University of Vermont

Scott Schwenk Provides Tools for Landscape-Scale Conservation of Wildlife Habitat

Graduate Alum profile

Scott Schwenk and daughters hiking the Holyoke Range in Amherst, MA.
Scott Schwenk and daughters hiking the Holyoke Range in Amherst, MA.

At the North Atlantic Landscape Conservation Cooperative (LLC) in Massachusetts, Scott Schwenk (PhD-NR ’07) delivers conservation strategies to protect the Northern Forest landscape and wildlife in the face of climate change and other stressors. His goal is to help conservation managers understand the current and potential future condition of the Northern Forest in the face of climate change and other stressors and to assist in developing management and adaptation strategies to protect the Northern Forest.

Scott began studying and working in the Northern Forest during his undergraduate years at Dartmouth College, where he received an A.B. in biology. He gained exposure to first-hand research during two summers as a research assistant at the Hubbard Brook Experimental Forest in New Hampshire.

After finishing his bachelor’s degree, he spent 15 years working for the U.S. Environmental Protection Agency (EPA) while working part-time on a master’s degree in public health at Johns Hopkins University. Early on at the EPA, Scott’s assignments included assuring the safe disposal of banned pesticides and the development of public educational materials on topics such as health risks from pesticides. He later worked as a science coordinator for the EPA Risk Assessment Forum, where he facilitated teams of scientists in planning ecological risk assessments and assessing ecological risks from dioxins and related compounds.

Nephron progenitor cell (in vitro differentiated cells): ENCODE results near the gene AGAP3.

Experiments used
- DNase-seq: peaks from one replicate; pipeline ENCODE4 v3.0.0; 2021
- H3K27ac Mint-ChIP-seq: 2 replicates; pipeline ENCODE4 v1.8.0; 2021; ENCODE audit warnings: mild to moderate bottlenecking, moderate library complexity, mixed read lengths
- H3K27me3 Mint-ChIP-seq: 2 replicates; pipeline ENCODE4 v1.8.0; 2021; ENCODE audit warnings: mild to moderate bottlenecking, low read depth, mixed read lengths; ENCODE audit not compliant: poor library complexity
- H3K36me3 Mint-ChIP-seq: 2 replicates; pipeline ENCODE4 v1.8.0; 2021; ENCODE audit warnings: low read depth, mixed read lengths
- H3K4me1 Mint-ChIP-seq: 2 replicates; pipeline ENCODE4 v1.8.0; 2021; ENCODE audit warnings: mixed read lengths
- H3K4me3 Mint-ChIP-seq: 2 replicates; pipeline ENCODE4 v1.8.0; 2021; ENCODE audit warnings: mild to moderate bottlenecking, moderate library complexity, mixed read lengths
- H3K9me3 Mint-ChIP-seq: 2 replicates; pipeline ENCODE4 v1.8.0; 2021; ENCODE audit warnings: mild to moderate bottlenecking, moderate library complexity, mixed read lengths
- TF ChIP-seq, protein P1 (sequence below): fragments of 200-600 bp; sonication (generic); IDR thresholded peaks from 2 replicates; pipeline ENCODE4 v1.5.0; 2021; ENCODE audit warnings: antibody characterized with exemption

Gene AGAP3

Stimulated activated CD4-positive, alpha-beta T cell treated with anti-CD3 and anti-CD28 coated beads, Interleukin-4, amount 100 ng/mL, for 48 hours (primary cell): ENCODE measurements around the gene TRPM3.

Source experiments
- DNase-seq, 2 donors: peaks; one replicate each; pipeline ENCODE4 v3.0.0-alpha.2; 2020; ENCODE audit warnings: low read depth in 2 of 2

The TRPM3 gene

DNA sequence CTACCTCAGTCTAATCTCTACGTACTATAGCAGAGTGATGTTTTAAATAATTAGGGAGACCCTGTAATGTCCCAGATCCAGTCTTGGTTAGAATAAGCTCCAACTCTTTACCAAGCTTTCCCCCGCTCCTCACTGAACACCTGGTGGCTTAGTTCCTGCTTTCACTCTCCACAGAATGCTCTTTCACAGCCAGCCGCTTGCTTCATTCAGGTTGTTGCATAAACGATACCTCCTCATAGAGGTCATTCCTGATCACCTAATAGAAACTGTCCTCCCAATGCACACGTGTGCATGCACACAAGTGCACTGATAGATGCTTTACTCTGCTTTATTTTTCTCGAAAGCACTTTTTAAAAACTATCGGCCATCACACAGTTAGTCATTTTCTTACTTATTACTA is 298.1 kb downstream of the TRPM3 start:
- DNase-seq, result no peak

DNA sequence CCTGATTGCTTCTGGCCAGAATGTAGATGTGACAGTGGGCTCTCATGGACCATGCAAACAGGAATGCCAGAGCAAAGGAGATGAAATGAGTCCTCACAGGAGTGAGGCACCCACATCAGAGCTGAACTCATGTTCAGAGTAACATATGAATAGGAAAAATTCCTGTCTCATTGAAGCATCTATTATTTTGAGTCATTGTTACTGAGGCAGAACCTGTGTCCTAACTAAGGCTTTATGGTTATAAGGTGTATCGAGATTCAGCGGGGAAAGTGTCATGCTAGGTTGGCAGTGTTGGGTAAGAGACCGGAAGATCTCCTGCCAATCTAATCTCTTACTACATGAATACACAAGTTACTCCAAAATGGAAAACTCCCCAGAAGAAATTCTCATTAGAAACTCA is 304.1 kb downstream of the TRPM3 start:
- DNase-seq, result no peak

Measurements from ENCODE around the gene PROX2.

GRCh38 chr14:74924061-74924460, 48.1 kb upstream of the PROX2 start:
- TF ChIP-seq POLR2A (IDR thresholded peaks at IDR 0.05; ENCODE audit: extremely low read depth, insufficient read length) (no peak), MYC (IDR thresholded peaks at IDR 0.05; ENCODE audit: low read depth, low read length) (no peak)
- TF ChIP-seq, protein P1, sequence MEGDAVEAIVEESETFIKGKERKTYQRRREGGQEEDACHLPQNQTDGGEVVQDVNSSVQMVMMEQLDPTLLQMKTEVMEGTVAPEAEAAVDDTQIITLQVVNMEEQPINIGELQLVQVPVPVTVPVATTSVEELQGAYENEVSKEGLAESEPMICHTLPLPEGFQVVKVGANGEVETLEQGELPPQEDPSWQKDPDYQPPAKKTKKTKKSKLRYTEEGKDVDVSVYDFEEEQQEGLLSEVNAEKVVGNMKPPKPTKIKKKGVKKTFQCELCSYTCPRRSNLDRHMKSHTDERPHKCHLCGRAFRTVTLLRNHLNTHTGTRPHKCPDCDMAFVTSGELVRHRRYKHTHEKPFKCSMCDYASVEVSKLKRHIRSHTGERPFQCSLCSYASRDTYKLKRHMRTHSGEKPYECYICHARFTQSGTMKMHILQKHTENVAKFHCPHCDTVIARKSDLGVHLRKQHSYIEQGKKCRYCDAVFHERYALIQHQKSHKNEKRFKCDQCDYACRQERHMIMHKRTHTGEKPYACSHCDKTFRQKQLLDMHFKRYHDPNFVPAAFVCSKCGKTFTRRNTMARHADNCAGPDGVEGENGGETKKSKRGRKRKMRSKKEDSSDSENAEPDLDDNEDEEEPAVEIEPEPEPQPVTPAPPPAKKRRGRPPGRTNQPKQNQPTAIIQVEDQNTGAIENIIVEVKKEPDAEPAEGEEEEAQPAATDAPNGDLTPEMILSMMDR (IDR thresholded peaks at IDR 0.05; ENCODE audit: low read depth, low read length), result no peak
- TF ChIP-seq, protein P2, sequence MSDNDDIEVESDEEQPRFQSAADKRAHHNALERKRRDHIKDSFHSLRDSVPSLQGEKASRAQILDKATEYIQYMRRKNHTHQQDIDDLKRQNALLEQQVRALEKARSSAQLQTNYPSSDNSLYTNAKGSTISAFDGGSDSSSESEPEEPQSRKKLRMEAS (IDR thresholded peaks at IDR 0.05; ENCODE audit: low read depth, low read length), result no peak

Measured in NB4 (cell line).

Scott finished at the EPA in 2003 to begin full-time study in a doctoral program at the Rubenstein School with Associate Professor Allan Strong. In working towards his PhD in wildlife ecology, Scott received funding from the Northeastern States Research Cooperative (NSRC) to study the many interactions among birds, insects, trees, and the environment in the Northern Forest ecosystem. After completing his PhD, the NSRC supported Scott's research in a post-doctoral position with the Vermont Cooperative Fish & Wildlife Research Unit at UVM. Along with Associate Professor Terri Donovan, he worked to develop methods for assessing how land use and forest management practices affect biodiversity and wildlife occurrence.

Regarding their research, Terri Donovan notes, “Timber management is an important activity in the Northern Forest, and individual landowners are motivated to manage their lands for different reasons.  Some may value wildlife biodiversity. Others may want to maximize income. Scott's approaches can help landowners evaluate how different management strategies would affect carbon storage, wildlife biodiversity, and board-feet harvested.  This is very powerful because it lets the landowner visualize the tradeoffs involved.”

Scott acknowledges that his NSRC-funded projects were instrumental in supporting his training as a wildlife and landscape ecologist. They offered him the opportunity to gain experience in all facets of ecological research, including study design, execution of fieldwork, supervision of field assistants, data collection and management, statistical analysis, and synthesis and dissemination of research results.

Now, as the science coordinator for the North Atlantic LCC, he is responsible for working with partners across the Northeast to implement a science program that will deliver conservation information and tools to support landscape-scale conservation by states, federal agencies, nongovernmental organizations, and others. In addition to his work at the LCC, Scott has been a committee member for the Vermont Scientific Advisory Group on Birds, providing scientific advice to the Vermont Endangered Species Committee.

Outside of work, his three daughters keep him and his family very busy.  Whenever possible, he enjoys hiking and exploring the Northern Forest.